It would be unfair to call it a new town. It has no industry and was never intended to be a new town. But because of its location, outside an urban area, it has to have many of the services and facilities which new towns have.[5]

In other words, Wah Fu Estate was not developed as a stand-alone community. Most residents had to commute to the city centre and other parts of Hong Kong to earn their living. Nevertheless, Wah Fu Estate was self-sufficient in terms of residents’ daily needs and was not reliant on other districts for facilities including wet market, banking, educational and medical services. Liao envisaged Wah Fu as more than just a public housing estate, intending it to be a community of 50,000 residents complete with facilities such as a library, primary schools, kindergartens and homes for the elderly integrated within the Estate.[6]

Wah Fu Centre: Multi-purpose Town Centre

Unlike Hong Kong’s earliest public housing projects, Wah Fu Estate was quite remote from the city centre, so the Wah Fu Centre was designated as the place where residents, especially a housewife, could meet their daily needs. During the master planning stage, Liao imagined what a housewife would need in her community, such as visiting the wet market and getting children to school.[7] Consequently the Wah Fu Centre, the ‘supermarket’ shopping centre, was pivotal to the town centre concept.


Wah Fu (I) Shopping Centre, usually referred to as Wah Fu Centre, is a three-storey multifunctional shopping complex built in a modernist architectural style. The underground floor houses the wet market, grocery stores and the goods loading and unloading area. The ground floor connecting to Wah Fu Road, and the first floor are occupied by other shops and facilities. The Wah Fu Centre was the only shopping complex in the original plan, apart from a handful of shops at the ground floor of Wah Lok House. Before the later construction of the shopping mall and wet market at the nearby Wah Fu (II) Estate and Wah Kwai Estate, Wah Fu residents relied almost exclusively on the Wah Fu Centre facilities for their daily necessities.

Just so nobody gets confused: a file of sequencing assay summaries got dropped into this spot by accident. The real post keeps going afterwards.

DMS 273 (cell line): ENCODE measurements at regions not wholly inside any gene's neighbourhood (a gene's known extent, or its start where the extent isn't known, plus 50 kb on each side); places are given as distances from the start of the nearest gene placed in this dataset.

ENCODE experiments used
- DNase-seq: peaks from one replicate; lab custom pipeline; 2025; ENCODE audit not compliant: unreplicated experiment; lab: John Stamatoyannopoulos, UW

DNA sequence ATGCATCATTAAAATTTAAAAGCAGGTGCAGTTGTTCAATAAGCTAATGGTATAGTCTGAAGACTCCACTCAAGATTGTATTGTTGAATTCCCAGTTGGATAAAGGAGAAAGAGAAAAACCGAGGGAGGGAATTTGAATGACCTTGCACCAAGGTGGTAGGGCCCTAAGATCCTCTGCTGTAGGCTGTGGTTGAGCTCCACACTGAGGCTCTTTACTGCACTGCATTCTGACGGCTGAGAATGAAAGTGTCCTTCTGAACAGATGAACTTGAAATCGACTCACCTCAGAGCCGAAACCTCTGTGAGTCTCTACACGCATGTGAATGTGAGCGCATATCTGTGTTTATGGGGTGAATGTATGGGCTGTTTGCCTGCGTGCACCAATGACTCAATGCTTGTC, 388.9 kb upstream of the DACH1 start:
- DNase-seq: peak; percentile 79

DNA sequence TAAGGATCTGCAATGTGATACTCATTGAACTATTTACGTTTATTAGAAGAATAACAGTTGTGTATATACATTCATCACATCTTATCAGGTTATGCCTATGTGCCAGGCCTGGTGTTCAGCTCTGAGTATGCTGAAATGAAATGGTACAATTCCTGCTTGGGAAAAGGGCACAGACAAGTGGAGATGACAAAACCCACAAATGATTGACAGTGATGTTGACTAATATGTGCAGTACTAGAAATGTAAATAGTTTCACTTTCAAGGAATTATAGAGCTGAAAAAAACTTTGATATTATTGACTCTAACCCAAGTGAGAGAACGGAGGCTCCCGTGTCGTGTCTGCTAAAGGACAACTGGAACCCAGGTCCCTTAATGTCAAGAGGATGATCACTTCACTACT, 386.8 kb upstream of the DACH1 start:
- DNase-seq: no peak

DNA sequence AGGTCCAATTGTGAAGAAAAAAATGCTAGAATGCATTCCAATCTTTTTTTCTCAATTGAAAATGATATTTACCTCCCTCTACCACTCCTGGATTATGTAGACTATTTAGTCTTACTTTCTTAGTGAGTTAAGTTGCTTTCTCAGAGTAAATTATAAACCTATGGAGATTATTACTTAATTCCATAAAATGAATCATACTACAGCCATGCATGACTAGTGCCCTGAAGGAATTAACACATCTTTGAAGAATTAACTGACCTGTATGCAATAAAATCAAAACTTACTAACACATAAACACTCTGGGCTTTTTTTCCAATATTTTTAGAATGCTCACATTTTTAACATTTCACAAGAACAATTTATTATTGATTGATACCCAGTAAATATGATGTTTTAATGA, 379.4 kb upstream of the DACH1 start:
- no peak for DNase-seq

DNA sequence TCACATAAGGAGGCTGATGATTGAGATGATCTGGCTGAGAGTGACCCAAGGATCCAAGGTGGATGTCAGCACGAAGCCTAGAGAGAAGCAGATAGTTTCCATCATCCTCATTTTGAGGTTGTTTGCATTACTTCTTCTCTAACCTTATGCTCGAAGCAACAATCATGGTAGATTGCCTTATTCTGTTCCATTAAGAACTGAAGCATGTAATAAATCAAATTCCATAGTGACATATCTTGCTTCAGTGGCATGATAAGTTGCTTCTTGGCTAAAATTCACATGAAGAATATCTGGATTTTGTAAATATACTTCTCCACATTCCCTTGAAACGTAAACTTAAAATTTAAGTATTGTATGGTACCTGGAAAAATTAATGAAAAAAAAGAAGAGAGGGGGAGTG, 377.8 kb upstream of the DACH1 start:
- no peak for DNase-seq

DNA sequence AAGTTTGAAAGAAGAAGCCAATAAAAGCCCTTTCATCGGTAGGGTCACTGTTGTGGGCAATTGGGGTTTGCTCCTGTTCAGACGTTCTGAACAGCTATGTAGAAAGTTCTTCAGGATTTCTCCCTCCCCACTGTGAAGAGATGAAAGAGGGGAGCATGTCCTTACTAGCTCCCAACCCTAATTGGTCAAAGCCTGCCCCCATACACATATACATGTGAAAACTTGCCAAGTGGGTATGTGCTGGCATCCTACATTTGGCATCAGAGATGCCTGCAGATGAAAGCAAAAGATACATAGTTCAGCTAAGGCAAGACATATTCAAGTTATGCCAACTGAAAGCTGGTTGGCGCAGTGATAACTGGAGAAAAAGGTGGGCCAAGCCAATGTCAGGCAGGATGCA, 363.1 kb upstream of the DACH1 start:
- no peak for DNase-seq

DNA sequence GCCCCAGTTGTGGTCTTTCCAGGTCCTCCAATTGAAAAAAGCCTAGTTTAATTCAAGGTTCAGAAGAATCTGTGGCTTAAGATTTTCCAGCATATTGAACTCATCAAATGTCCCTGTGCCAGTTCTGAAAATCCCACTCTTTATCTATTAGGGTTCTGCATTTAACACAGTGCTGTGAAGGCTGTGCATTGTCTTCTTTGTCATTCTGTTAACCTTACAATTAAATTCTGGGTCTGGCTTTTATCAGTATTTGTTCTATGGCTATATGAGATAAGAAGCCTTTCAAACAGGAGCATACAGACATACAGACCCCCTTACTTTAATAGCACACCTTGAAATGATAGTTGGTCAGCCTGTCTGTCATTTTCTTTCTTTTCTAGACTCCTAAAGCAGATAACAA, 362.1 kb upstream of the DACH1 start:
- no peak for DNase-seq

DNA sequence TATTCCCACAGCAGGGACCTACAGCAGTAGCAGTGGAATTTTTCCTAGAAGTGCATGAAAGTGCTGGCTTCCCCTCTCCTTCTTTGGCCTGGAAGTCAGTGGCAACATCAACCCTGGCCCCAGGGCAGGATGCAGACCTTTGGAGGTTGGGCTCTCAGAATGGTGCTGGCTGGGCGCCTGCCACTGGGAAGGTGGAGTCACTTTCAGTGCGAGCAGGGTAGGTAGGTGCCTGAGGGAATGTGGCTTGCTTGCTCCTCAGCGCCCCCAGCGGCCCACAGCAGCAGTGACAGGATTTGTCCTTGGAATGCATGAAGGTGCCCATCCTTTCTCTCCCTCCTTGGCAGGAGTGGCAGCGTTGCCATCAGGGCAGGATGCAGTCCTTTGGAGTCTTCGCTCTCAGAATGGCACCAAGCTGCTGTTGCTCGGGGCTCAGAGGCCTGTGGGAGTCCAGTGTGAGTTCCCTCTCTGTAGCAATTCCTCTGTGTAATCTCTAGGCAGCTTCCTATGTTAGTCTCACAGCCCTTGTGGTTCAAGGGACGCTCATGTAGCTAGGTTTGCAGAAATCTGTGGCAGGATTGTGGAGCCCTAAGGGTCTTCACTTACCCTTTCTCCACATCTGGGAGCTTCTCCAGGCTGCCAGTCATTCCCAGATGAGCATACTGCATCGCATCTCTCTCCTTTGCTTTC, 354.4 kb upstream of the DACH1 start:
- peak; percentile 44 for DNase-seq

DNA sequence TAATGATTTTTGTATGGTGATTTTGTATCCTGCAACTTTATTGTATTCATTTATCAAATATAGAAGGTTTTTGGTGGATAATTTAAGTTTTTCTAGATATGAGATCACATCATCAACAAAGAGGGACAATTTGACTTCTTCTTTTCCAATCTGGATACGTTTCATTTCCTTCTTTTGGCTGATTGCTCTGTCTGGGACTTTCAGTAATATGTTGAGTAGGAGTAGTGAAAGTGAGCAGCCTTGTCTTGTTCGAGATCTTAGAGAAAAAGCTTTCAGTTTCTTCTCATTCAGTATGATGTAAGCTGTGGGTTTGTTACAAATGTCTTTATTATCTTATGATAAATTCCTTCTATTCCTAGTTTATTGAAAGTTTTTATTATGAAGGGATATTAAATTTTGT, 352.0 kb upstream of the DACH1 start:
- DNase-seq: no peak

Axonometric drawing showing the multi-level and multi-functionality of Wah Fu Centre

Wah Fu (I) Shopping Centre – Wah Fu’s town Centre

Nowadays, it seems routine to put different functions into the same building complex, but the Wah Fu Centre was the HKHA’s first multifunctional building, and Hong Kong’s first shopping complex in a public housing estate, revolutionising the concept of function and space in 1960s Hong Kong. Earlier resettlement estate and industrial estate schemes in Hong Kong provided most commercial activities and facilities at ground level in the form of shops facing the street or a children’s playground, and wet markets occupying the open space between residential blocks were uncovered just like traditional street markets. The Wah Fu Centre provided much more commercial space and a better environment making Wah Fu Estate’s community space a dramatic improvement on other public housing projects of the day.

In the planner’s mind, the Wah Fu Centre functioned not just as a shopping mall, it served as a community hall and a town square. Later with the rise of the consumer society in the 1970s, its shopping function came to dominate.

[1] Hong Kong Housing Authority, 1962-1963, p.20.

[2] Hong Kong Housing Authority, 1963-1964, p.25.

[3] Hong Kong Housing Authority, 1964-1965, p.19.

[4] Hong Kong Housing Authority, 1967, p.7.

[5] South China Morning Post, 24 March 1968.

[6] South China Morning Post, 24 March 1968.

[7] Hong Kong Housing Authority (2019), The Birth of Wah Fu Estate – An Interview with Dr Donald Liao, the Chief Designer of Wah Fu Estate. [Video]. Available at: https://www.housingauthority.gov.hk/en/about-us/photos-and-videos/videos/converging-paths/index.html.